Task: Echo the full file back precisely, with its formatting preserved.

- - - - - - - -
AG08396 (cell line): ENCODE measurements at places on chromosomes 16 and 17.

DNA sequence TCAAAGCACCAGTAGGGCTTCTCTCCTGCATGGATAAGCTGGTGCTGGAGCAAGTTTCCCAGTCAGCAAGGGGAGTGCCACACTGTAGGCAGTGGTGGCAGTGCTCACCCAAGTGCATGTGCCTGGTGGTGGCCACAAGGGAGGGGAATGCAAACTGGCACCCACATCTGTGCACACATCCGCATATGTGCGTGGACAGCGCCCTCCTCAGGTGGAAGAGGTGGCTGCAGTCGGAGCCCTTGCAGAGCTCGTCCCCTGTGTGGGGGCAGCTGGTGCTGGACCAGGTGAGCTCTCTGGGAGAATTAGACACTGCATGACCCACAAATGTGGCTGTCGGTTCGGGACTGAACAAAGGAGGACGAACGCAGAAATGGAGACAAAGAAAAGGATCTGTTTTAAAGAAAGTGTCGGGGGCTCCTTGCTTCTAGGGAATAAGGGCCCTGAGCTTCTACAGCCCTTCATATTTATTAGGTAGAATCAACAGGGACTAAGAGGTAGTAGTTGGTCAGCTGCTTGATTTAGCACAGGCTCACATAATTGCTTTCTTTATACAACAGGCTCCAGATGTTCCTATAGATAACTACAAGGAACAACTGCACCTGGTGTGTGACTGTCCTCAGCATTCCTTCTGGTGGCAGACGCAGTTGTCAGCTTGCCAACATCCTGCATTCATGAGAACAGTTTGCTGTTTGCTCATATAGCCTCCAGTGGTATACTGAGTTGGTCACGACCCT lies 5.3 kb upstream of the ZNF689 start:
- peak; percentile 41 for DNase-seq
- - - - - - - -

AG08396 (cell line): ENCODE measurements at places on chromosomes 16 and 17.

DNA sequence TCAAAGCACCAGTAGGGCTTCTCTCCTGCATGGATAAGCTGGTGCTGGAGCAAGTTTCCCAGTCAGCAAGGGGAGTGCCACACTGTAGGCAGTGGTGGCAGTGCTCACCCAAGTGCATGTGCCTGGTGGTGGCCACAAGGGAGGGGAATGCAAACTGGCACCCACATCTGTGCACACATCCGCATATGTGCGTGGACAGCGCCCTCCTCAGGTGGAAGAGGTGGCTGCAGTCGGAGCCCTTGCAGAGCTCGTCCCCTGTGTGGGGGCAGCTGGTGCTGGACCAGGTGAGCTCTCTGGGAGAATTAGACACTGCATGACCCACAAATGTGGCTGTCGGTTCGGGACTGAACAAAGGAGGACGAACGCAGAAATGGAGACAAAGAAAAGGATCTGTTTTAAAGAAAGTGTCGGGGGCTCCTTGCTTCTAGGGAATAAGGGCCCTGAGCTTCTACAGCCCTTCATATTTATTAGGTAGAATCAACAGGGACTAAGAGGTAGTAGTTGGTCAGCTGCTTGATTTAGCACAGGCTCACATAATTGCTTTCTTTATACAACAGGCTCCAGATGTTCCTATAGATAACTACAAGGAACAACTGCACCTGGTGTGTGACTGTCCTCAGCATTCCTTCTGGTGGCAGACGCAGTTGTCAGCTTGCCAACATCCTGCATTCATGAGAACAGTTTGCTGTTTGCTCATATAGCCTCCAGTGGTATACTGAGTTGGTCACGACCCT lies 5.3 kb upstream of the ZNF689 start:
- peak; percentile 41 for DNase-seq